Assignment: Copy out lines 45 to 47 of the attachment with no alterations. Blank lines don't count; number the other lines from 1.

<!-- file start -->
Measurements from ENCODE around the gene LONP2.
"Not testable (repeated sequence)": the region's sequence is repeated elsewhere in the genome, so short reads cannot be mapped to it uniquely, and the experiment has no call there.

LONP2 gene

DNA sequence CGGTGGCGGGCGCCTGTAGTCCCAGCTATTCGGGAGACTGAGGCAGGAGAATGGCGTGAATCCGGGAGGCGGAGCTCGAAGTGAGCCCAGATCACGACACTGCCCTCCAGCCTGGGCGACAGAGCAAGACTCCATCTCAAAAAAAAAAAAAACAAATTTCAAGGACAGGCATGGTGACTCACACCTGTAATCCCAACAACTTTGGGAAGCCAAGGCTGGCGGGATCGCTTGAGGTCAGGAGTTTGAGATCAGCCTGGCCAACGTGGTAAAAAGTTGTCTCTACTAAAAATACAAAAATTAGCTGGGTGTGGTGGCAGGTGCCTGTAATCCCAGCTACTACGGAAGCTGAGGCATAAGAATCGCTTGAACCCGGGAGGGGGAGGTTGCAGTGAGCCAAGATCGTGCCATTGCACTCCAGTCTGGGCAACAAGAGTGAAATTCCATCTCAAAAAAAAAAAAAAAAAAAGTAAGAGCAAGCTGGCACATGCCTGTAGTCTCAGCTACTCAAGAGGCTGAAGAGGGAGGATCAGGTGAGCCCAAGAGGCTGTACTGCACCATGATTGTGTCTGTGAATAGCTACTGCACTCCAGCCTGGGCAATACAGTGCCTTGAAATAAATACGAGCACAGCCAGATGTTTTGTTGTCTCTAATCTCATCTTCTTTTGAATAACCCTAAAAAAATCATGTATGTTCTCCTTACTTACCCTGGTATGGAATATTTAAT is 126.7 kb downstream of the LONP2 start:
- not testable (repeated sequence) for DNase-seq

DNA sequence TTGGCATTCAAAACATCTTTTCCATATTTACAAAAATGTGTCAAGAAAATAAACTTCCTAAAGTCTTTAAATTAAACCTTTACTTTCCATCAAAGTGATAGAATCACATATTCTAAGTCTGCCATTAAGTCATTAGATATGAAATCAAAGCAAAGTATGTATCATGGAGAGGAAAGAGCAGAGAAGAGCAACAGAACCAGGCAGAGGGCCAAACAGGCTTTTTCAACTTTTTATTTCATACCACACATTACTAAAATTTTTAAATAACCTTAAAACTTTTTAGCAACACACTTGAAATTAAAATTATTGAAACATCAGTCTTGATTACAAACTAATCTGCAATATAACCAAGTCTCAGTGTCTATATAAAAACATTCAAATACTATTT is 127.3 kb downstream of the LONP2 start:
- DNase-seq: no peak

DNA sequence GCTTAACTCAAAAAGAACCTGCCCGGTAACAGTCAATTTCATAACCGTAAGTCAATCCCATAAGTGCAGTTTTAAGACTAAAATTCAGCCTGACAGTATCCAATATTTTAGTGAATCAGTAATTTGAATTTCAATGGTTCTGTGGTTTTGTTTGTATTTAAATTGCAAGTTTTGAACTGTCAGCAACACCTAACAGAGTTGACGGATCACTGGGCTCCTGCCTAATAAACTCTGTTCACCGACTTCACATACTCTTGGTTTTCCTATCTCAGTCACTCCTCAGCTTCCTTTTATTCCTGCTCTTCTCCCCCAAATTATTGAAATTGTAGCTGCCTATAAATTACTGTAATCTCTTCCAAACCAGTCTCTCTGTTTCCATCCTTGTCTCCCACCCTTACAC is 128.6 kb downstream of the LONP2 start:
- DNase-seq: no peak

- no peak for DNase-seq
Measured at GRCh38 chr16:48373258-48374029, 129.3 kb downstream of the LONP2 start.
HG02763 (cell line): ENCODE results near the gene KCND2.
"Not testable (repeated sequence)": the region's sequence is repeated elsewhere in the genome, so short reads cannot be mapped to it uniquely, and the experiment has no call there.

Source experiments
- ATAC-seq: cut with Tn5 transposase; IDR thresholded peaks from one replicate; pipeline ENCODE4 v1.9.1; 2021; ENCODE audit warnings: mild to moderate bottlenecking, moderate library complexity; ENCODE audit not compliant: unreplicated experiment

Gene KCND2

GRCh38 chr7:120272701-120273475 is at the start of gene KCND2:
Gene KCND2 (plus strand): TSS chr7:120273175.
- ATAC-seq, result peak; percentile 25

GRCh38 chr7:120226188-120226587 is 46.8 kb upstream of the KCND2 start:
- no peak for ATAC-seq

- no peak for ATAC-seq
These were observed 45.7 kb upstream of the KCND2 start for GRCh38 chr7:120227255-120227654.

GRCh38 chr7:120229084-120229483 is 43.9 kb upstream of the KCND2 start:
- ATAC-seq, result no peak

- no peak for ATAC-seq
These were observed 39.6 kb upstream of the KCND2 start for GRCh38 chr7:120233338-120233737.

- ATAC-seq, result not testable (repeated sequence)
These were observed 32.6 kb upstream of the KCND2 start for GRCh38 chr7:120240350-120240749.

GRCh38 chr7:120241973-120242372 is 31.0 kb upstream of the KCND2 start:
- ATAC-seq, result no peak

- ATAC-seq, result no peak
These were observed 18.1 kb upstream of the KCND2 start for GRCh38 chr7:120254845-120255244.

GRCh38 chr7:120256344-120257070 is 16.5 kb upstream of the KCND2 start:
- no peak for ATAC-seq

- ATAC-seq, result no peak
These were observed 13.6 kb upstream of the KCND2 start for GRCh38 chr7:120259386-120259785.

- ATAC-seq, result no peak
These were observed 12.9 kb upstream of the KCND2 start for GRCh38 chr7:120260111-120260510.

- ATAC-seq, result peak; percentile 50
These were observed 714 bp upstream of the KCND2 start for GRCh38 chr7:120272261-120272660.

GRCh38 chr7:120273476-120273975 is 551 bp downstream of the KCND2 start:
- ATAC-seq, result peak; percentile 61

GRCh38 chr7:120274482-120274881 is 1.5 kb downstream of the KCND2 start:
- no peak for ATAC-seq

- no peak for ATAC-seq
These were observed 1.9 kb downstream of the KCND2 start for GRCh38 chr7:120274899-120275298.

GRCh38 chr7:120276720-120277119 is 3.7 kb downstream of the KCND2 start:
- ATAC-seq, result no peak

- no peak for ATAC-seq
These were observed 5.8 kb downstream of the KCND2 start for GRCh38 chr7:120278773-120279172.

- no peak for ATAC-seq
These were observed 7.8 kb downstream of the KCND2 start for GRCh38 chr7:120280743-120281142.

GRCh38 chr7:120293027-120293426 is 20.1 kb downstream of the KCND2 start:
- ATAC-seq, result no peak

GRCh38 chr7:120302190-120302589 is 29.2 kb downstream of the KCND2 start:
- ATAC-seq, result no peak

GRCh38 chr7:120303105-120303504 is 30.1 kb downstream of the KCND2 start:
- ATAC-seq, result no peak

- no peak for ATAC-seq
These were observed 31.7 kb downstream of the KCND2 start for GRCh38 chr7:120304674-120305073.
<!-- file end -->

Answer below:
- no peak for ATAC-seq

- no peak for ATAC-seq
These were observed 1.9 kb downstream of the KCND2 start for GRCh38 chr7:120274899-120275298.